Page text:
Getting Tough on Social Security Fraud

As a Social Security disability attorney with Rubin Guttman & Associates, I sometimes hear frustrated clients report that a neighbor, a distant relative, or an acquaintance is collecting disability benefits from a phony claim.  Maybe the “disabled” person claims serious back injuries and chronic pain but is seen doing heavy yard work.  Other times I hear about people who are addicts or just unwilling to work like the rest of us.  Still other supposedly disabled individuals are described as double dipping  —  they collect disability benefits while working nearly full time or under the table!  The underlying feeling is, “it’s just not fair.”  And our clients are right, it’s not fair for a person who is not entitled to Social Security disability benefits to defraud the government and collect benefits.  Help may be on the way.

According to an October article in The Fiscal Times, Congress is moving forward to enact laws which will crack down on Social Security disability fraud.  The new laws include strong criminal and civil penalties for violators.  The proposed laws could impact the roughly 11 million disabled beneficiaries of the Social Security disability program. 

The proposed Social Security reforms include creation of a new felony for conspiracy to commit Social Security fraud.  Violating beneficiaries would be subject to up to five years in prison and fines up to $250,000.  Folks who are collecting disability benefits while hiding or misrepresenting issues like work activity, physical limitation, or mental health status could lose their monthly disability check.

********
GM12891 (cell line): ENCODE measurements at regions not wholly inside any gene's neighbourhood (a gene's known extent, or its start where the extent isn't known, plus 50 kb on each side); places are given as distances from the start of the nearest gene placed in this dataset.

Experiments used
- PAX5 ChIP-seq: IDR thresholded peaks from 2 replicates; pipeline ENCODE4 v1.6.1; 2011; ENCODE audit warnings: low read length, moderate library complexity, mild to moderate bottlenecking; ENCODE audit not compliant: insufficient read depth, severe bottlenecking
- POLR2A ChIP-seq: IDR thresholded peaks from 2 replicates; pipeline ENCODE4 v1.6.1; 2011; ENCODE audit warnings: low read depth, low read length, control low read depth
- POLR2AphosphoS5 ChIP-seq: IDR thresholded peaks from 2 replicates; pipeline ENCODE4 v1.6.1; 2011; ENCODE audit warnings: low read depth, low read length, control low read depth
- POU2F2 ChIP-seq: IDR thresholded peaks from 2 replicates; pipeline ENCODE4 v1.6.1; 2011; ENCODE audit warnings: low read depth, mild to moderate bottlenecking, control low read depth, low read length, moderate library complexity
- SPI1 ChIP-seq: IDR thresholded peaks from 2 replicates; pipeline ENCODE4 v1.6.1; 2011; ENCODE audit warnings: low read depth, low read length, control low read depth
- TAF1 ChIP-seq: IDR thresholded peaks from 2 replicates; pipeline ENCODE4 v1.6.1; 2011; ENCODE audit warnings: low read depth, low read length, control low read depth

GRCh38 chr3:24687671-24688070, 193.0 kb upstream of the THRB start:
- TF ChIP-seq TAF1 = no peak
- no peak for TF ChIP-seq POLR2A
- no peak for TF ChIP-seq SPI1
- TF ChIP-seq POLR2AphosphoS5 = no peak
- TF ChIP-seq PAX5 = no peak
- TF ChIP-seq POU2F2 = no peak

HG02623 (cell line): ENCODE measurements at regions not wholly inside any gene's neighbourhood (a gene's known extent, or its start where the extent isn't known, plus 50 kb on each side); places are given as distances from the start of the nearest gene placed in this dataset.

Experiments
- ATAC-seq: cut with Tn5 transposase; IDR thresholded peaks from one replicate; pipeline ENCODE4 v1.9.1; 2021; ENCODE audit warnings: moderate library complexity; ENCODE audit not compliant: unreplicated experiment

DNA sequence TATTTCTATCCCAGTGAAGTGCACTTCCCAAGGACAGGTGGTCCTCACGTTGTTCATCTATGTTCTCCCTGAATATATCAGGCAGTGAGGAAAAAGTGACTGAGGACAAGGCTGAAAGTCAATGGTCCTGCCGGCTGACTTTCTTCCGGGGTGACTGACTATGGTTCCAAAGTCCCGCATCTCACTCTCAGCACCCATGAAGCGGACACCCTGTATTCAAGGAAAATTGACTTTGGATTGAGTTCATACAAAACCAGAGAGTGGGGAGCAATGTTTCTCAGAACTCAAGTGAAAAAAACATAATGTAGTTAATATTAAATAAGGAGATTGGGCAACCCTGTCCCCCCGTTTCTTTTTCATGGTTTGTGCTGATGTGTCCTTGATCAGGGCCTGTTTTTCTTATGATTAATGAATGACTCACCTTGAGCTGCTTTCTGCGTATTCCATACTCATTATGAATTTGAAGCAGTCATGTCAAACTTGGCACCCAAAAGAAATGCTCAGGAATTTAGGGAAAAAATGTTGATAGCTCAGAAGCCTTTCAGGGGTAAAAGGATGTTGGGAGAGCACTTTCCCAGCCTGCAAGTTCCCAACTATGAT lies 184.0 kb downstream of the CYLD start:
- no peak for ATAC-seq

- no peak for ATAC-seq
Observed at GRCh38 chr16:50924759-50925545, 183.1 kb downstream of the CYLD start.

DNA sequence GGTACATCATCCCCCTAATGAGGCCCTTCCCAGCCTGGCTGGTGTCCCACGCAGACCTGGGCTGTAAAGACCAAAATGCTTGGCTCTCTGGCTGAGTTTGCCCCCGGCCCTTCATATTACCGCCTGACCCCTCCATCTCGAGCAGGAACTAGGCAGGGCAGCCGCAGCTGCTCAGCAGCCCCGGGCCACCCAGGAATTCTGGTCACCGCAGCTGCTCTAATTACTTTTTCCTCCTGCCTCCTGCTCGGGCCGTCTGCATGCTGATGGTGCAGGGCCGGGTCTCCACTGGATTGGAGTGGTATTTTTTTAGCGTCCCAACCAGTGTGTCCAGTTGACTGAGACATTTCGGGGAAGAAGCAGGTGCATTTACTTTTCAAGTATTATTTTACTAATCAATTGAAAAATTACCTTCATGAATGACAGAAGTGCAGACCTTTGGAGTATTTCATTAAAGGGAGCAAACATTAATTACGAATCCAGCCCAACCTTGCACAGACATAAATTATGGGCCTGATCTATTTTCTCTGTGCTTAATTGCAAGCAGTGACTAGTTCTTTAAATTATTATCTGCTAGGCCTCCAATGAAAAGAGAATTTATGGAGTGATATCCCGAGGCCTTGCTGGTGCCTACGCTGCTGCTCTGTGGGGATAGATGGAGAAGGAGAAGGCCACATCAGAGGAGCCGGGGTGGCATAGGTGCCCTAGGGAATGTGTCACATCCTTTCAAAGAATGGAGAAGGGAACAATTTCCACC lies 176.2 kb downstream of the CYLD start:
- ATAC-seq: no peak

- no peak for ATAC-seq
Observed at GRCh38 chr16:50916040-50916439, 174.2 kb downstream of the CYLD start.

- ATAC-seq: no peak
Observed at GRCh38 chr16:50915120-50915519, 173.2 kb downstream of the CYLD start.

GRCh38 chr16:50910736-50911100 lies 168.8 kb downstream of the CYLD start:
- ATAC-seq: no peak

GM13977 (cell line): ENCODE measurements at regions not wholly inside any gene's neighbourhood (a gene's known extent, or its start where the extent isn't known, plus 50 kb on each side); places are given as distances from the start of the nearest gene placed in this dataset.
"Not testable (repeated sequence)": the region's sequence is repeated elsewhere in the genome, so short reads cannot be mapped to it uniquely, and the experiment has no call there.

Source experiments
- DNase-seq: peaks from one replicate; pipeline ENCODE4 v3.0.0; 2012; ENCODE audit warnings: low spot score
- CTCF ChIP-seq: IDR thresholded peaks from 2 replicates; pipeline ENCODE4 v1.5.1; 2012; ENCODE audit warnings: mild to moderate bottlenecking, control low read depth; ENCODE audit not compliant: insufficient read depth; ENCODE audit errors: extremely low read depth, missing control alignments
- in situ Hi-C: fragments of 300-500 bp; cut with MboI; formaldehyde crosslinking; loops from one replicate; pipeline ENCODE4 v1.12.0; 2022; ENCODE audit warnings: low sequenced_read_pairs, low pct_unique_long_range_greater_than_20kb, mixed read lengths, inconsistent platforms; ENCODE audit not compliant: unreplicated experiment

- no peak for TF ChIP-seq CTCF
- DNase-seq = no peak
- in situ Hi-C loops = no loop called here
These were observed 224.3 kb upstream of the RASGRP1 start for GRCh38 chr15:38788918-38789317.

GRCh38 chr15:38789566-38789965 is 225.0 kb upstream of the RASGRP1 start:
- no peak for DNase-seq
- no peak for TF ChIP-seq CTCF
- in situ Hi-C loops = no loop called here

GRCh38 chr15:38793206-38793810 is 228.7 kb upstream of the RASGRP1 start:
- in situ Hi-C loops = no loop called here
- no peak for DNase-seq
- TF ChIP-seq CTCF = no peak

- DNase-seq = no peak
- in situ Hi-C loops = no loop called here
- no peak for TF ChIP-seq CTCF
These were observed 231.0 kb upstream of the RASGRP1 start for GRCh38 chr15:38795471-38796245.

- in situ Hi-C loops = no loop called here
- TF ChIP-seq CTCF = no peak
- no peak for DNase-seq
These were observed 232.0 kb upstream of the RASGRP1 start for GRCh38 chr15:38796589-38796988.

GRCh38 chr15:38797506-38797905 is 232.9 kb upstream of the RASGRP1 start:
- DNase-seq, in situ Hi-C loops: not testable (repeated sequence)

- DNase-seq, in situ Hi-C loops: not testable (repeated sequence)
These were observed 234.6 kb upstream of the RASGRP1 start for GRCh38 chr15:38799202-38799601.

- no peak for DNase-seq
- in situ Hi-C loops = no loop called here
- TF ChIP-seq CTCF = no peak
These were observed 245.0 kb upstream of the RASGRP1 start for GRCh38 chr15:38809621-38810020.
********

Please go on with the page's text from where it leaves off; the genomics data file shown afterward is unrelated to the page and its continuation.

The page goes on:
And not only will recipients be held accountable, but those who aid in advancing a bogus claim could face even stiffer criminal penalties.  Doctors, claim representatives, and even Social Security employees who make false statements or omissions to advance a fraudulent application would face penalties — $5,000 – $7,500 for each false statement. Professionals and claim representatives who assist in fraudulent disability claims could also be in prison for five to ten years

The reforms arose from concern for the long-term fiscal stability of the Social Security disability program and findings of criminal wrongdoing.  For example, in January 2014 FBI investigated a psychiatrist in Puerto Rico who accepted bribes from patients to submit false medical records and back-dated treatment records in support of  pending disability claims.  The FBI investigation resulted in a 39-count indictment against the doctor.

For my clients who suspect fraud, I encourage them to contact Social Security and confidentially report their concerns.  Social Security’s Fraud Hotline may be reached at 800-269-02711 10:00 a.m. – 4:00 p.m..  Social Security can also be called at 800-772-1213, from 7:00 a.m. to 7:00 p.m or visit any local Social Security office.